We must therefore shift our attention to Greek tourists, unless we want to keel over from fatalism. It would be idiotic to attribute the responsibility for such a painful eventuality to bad luck.
The shift of the Greek tourism sector toward luring Greek tourists could really solve to an incredible degree the plunge of many hotels, other quarters, restaurants, and even entertainment, after the mass cancelations or restrictions on air travel, due to the pandemic, for the caravans of foreign tourists.
This simple alternative in order to avert the bankruptcy of these businesses was hardly touched on by the government or by associations in the Greek tourism sector. The same radio silence exists in the opposition.
Disdain for the Greek tourist
Why this brushing off and contemptuous isolation of the Greek traveler-tourist?
It is simply because the formal adoration of things foreign and the predominant parochialism relegated the Greek traveler-tourist-consumer to the status of lesser citizens and to social disdain.
What does this extremely rude behaviour toward the second-class Greek tourist tell us?
It simply demonstrates the reduced or even absent respect for the value of the Greek consumer, traveler, or tourist.
Yet, everyone in Greece and abroad knows that the domestic tourist market has customers that are being courted in foreign and domestic tourism.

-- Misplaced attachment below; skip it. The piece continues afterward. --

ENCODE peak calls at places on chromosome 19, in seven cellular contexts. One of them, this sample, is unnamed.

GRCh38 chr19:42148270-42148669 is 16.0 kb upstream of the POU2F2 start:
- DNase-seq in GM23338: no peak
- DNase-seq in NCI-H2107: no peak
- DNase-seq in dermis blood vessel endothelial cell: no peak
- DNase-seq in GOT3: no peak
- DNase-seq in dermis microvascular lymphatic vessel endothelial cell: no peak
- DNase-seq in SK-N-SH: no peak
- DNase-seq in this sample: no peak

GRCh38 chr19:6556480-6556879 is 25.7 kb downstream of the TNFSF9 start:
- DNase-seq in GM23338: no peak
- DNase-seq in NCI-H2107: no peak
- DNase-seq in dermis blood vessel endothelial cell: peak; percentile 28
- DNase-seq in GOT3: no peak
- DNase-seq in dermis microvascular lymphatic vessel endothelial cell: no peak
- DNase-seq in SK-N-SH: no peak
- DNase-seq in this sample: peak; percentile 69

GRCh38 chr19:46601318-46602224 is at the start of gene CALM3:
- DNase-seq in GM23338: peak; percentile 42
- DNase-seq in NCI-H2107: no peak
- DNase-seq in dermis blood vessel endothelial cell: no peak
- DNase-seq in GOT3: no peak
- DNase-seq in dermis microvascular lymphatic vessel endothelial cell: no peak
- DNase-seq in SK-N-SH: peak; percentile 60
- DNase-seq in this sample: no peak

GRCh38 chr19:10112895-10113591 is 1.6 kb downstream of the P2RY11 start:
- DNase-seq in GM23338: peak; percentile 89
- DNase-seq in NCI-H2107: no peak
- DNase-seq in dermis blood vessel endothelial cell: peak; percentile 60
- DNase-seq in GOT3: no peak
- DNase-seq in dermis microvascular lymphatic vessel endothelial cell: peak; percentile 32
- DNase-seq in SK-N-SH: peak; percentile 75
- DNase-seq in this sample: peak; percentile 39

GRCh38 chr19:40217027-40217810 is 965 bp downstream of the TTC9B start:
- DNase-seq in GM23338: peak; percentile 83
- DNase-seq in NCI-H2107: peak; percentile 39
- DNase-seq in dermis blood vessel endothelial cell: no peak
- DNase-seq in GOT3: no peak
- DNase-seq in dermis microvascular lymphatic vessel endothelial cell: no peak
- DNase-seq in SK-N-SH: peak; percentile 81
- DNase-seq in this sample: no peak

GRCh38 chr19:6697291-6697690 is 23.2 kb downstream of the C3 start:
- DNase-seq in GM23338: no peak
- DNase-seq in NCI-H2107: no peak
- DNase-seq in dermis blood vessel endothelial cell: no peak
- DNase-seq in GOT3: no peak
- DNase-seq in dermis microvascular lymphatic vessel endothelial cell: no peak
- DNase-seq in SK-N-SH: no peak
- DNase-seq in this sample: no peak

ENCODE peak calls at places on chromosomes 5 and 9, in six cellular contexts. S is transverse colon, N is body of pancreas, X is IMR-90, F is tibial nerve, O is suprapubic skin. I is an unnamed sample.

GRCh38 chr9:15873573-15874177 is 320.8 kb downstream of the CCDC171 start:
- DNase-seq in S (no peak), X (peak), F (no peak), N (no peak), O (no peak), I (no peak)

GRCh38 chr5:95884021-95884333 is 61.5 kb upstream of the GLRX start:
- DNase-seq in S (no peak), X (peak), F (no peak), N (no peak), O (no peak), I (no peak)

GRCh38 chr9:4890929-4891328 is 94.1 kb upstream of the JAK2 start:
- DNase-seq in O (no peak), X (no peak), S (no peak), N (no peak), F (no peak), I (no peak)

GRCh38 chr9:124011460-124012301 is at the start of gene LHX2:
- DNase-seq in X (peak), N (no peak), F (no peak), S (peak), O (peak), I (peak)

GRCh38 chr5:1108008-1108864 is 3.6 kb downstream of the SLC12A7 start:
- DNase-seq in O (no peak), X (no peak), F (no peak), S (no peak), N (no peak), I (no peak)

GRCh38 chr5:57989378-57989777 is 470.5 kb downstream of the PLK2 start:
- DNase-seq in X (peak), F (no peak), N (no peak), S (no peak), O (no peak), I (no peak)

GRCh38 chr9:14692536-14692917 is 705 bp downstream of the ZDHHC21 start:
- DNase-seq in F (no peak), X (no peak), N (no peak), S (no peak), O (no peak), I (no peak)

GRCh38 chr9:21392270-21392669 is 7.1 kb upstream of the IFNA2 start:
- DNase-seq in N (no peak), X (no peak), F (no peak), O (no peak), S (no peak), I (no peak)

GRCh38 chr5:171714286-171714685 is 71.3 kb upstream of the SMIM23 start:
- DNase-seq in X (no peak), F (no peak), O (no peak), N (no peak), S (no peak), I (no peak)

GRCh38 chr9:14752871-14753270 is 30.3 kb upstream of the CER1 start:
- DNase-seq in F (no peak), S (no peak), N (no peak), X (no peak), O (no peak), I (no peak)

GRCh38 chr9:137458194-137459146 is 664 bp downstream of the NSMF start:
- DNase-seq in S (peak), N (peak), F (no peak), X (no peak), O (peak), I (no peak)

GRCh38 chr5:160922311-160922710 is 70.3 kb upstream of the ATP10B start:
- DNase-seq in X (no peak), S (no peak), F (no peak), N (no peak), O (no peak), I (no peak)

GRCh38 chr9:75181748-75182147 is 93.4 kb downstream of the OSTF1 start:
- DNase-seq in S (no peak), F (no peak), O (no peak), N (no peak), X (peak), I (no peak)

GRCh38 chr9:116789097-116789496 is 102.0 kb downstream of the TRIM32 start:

Without exaggeration, the poorer or more economically vulnerable Greek spends twice and thrice as much as foreign travelers with little bracelets on their wrists.
These bracelets trap foreign tourists in big hotels and deny them the joy of strolling by the islands’ and ports’ small taverns or of buying local products from all sorts of businesses.
These same caravans of people from central and northern Europe, the US, China, Japan and so forth pre-pay in their country all the expenses of accommodation and food at our hotels.
What remains from loads of tourists in terms of liquidity for the Greek economy? Almost nothing!
Let the competent state and regional tourist bureaus roll up their sleeves, along with chambers of tourism, to attract the generous Greek traveler (regardless of income bracket) and they will immediately note the difference.
At long last, it is time for some island restaurants to stop charging the Greek consumer 25-30 euros for a portion of sliced tomatoes.
We must therefore shift our attention to Greek tourists, unless we want to keel over from fatalism.
It would be idiotic to attribute the responsibility for such a painful eventuality to bad luck.